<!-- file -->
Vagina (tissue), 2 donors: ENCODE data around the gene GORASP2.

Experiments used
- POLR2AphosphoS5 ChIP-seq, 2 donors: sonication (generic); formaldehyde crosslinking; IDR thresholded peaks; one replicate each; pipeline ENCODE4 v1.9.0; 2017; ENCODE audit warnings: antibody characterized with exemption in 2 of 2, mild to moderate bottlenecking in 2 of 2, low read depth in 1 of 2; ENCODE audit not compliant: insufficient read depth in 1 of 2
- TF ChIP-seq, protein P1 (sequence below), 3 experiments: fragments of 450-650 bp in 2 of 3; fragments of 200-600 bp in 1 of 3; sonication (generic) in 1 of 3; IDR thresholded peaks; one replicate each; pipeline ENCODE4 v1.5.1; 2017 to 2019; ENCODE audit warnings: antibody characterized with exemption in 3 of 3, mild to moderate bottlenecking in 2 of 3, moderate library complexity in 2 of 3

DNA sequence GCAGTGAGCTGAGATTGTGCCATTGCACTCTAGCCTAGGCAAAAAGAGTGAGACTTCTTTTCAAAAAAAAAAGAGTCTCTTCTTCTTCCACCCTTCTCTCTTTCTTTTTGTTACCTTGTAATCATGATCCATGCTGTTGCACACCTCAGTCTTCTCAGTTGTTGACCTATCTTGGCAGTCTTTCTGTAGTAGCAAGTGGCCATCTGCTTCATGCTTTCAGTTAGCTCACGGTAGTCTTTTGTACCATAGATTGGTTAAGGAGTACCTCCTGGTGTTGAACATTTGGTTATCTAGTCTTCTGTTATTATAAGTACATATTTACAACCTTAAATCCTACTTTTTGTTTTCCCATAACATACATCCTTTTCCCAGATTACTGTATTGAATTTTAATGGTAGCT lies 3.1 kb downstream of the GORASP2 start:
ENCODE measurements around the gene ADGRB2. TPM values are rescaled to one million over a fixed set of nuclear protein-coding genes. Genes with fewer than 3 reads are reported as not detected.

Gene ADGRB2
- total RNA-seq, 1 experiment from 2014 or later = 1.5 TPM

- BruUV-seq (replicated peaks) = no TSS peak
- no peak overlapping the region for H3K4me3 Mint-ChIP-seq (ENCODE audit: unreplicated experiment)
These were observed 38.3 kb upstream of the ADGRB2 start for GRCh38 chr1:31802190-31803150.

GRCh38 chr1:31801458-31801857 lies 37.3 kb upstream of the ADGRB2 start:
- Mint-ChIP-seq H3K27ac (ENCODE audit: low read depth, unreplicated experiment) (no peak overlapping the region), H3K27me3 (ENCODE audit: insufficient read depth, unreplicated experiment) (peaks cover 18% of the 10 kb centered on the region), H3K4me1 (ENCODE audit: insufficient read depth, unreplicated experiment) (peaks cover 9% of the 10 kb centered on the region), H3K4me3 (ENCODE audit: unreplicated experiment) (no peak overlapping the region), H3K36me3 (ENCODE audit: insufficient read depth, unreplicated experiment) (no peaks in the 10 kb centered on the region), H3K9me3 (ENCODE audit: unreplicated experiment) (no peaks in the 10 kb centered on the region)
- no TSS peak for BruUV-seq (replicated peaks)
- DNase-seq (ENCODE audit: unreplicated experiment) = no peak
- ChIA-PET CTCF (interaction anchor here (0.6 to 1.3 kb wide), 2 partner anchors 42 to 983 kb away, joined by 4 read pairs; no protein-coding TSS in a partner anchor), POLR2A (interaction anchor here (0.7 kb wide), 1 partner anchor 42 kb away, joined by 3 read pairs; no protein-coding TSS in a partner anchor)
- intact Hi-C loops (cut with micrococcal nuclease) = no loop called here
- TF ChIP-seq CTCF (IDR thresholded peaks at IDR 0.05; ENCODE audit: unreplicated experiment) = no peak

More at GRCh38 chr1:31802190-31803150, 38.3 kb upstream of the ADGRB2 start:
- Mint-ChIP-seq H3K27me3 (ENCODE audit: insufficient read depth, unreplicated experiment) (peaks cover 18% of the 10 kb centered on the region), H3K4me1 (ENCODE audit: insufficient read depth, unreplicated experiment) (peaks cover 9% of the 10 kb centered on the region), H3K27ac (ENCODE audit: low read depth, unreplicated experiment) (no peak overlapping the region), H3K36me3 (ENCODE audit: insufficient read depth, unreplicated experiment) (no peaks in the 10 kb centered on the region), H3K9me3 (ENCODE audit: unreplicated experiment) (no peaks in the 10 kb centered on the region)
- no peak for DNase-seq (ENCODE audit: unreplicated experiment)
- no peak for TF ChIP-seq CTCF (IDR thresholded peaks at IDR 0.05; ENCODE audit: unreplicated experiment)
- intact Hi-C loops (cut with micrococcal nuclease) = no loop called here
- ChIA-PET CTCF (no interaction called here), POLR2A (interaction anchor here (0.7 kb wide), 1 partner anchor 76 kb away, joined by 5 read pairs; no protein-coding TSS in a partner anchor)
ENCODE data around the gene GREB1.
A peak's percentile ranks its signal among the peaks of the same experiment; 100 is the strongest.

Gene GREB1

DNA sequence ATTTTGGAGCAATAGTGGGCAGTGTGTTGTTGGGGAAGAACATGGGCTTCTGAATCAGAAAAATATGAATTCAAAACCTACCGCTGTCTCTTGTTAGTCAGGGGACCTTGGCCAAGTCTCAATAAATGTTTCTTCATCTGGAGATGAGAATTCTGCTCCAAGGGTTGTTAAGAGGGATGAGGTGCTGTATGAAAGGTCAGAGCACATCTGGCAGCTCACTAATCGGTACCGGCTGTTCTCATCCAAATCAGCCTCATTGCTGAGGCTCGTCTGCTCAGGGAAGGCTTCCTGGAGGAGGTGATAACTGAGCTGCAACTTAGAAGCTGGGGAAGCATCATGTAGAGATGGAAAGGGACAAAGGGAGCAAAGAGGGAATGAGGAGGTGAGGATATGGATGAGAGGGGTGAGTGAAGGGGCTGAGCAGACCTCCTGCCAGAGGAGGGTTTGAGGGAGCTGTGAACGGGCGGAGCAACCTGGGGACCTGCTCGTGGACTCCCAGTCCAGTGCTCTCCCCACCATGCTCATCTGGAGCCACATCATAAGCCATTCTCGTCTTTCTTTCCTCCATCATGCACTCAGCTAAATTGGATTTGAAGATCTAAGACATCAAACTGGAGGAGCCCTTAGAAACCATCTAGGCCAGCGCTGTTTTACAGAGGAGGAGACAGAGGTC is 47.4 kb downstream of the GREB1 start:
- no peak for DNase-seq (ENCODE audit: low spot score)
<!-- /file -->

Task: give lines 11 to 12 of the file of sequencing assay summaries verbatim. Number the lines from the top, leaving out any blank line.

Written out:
These were observed 38.3 kb upstream of the ADGRB2 start for GRCh38 chr1:31802190-31803150.

GRCh38 chr1:31801458-31801857 lies 37.3 kb upstream of the ADGRB2 start: